“What motivated you to begin the series of Bathrobes pictures?"
"Well, I had been seeing a psychiatrist for two, maybe two and a half years. I was focusing on myself, obviously, and I’d been trying to make a self-portrait besides just looking in the mirror. I thought there must be some other way to make a self-portrait […]. One Sunday, in the New York Times, I saw this ad for bathrobes and it was a bathrobe with nobody in it. It looked like me. It looked like my physique. So I thought, if I use this, I really can make a miraculous self-portrait. And it was a found object, you could say. And that’s how it began… When I saw the bathrobe… It looked like I was truly in it. And therefore I felt I was destined to use it."
- Jim Dine, Interview with Clare Bell, from “Jim Dine: Walking Memory”
LARGE, ICONIC ROBE PAINTING BY LEGENDARY AMERICAN ARTIST JIM DINE.
“The key element that secured Dine’s following among aspiring artists in the swinging ’60s was his autobiographical, diaristic approach to making art. The objects he chose to represent were either linked to his past or locked into his current interests. The tools he depicted were an echo of a childhood spent in his father’s hardware store in Cincinnati, the heart was a valentine for his wife, and the bathrobe became a representation of self, constantly re-invented and re-imagined in paintings, prints and drawings.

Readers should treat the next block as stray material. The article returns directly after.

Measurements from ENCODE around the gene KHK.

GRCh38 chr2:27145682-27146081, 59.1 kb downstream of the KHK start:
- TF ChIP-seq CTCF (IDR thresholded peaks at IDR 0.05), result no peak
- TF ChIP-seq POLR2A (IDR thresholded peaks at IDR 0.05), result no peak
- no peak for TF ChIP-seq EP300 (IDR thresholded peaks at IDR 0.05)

“Although he claimed never to have worn one, Dine first embraced the heroic form of the vacated robe as a subject in 1964 and gave his paintings and prints titles that often referred to himself, such as “Double Isometric Self-Portrait”. Without the human body to give the garment a point of specificity or individuality, the robe became an everyman as much as a self-portrait.” (Ted Snell, “Here’s looking at: Jim Dine’s The Mighty Robe”, The Conversation, 2017).
Signed and Dated (bottom center), 1980. Oil, charcoal and chalk on paper, in two parts. Each Sheet: 46½ by 29½ in. (118.1 by 74.9 cm.), hinged at upper corners of the reverse to the backing board. Overall Framed (under plexiglass): 48½ by 62½ in. (123.2 by 158.8 cm.)
The top, left, and bottom edges of each sheet are deckled. With several artist's staple marks. A few small tears at extreme edges (as visible), likely from previous mounting/framing. Faint abrasion and minor loss to the pigment in the lower left corner of the left sheet, visible upon close inspection.
Price: $68,000 .